As a foster parent, school teacher, and now principal, I have seen many foster kids who struggle in school. On the flipside, I have also seen foster kids who became very successful in school. In many cases the foster youth, foster parent, and teacher only had to make a few simple changes. Here are some ways that I have seen be very effective to have successful communication with the teachers.
Have contact often with the teachers
I know that you are busy, your foster children are probably busy, and your kids’ teachers are certainly busy; but, if you want a struggling foster student to be successful in school, you need to meet often with their teacher. I have been through this from a few angles now. I have been the parent sitting in the meeting, and I’ve been the teacher. I know that both sides can, at times, feel that such meetings are a complete waste of time. It is this feeling that makes it hard to get parents and teachers to meet together. Trust me when I say, “IT IS WORTH IT!”
Just last year I had a young man who was a constant distraction in my 7th grade English class. As a result of his disruptive behavior, he was struggling in my class. I waited for parent teacher conference to speak with his parents, but they never showed. One day I threatened to call this young man’s parents. He then told me that he was in foster care. I set up a meeting with his foster mother for later in the week. Immediately after I set up the meeting with his foster mother, this young man’s behavior improved. The more regular our contact became, the more consistently he improved his behavior. As the school year went on, we were able to be in contact less often, but this young man always knew that his foster parents were in contact with me. He knew that if he were to misbehave in my class that his foster parents would find out.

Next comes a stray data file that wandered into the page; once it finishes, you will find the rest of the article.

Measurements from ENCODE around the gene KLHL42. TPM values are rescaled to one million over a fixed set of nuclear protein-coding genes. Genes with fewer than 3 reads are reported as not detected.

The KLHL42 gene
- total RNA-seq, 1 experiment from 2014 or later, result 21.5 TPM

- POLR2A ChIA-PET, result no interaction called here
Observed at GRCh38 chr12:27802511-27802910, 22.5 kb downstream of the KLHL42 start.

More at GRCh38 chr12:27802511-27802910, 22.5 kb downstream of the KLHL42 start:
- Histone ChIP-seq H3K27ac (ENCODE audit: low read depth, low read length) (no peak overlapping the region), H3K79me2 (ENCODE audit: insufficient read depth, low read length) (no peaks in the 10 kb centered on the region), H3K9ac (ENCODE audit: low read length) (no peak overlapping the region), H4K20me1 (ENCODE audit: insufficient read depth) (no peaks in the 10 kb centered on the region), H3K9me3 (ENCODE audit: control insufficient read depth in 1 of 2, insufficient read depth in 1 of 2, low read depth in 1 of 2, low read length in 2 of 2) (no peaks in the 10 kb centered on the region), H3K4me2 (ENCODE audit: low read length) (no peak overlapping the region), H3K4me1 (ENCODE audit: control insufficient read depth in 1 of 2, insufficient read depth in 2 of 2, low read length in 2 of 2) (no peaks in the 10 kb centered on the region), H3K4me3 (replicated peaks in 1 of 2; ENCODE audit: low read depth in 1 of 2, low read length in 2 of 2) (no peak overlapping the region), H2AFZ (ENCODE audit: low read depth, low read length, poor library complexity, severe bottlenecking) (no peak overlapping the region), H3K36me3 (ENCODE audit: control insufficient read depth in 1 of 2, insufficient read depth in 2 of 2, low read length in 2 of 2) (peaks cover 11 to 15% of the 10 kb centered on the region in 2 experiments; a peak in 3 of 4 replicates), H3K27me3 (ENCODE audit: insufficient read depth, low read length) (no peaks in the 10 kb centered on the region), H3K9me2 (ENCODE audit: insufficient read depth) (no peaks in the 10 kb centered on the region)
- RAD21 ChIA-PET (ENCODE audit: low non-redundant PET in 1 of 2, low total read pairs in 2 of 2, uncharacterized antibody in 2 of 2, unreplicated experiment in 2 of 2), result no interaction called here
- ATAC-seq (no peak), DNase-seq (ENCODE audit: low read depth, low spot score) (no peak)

So many times we limit ourselves to one form of communication. There are so many different ways to keep in contact with teachers. You kind of need to use a balance of what works for you, combined with what works for the teacher. I know that email is easy for me. Other people would rather have a phone call. I have even communicated with parents and teachers through text. There are a few benefits behind each form of communication. Here are my thoughts on each:
- Face to Face
Advantages: This is very personal, and it is easy for you to get to know the teacher when you are talking to them in person. Face to face also helps your foster youth and their teacher understand that you are very serious about this as a foster parent.
Disadvantages: This is one of the most time consuming forms of communication. It takes time to plan, and it can be very difficult to get your schedules to match up.
- Phone Calls
Advantages: Phone calls to a teacher are easy. Most teachers are willing to talk to you during prep hours or after school. You are able to speak, so there is less possibility of misunderstanding.
Disadvantages: Less personal, and it is always so frustrating to get lost in a game of phone tag.
Advantages: Texting is quick and easy. If your teacher is willing to exchange numbers with you, this is a good way to receive little reports on your foster kids. Also, if you save your texts you have a record of your conversation.
Disadvantages: Texting is very impersonal. It also is very limited in what you can convey in a message. It is hard to communicate details, it is also very easy to become a victim of the ever funny autocorrect errors.
Advantages: Emails can be long if need be, or then can be very short. They are also very easy to save as documentation. Most teachers check their email at least two or three times a day. This is also an easy way for you to receive copies of your foster youth’s worksheets if they are in the habit of losing them.
Disadvantages: Emails are not as easy as talking face to face. They are also easy to be overlooked as many teachers receive tons of emails each day.
No single method of communication is better than any of the others. But, each one can be better in specific situations. Know what you want to accomplish, and use the most appropriate tools for you and the teacher.
If your foster youth is struggling in school, open up the lines of communication between you and your youth’s teachers. This will be a powerful first step in helping your foster kids succeed in school.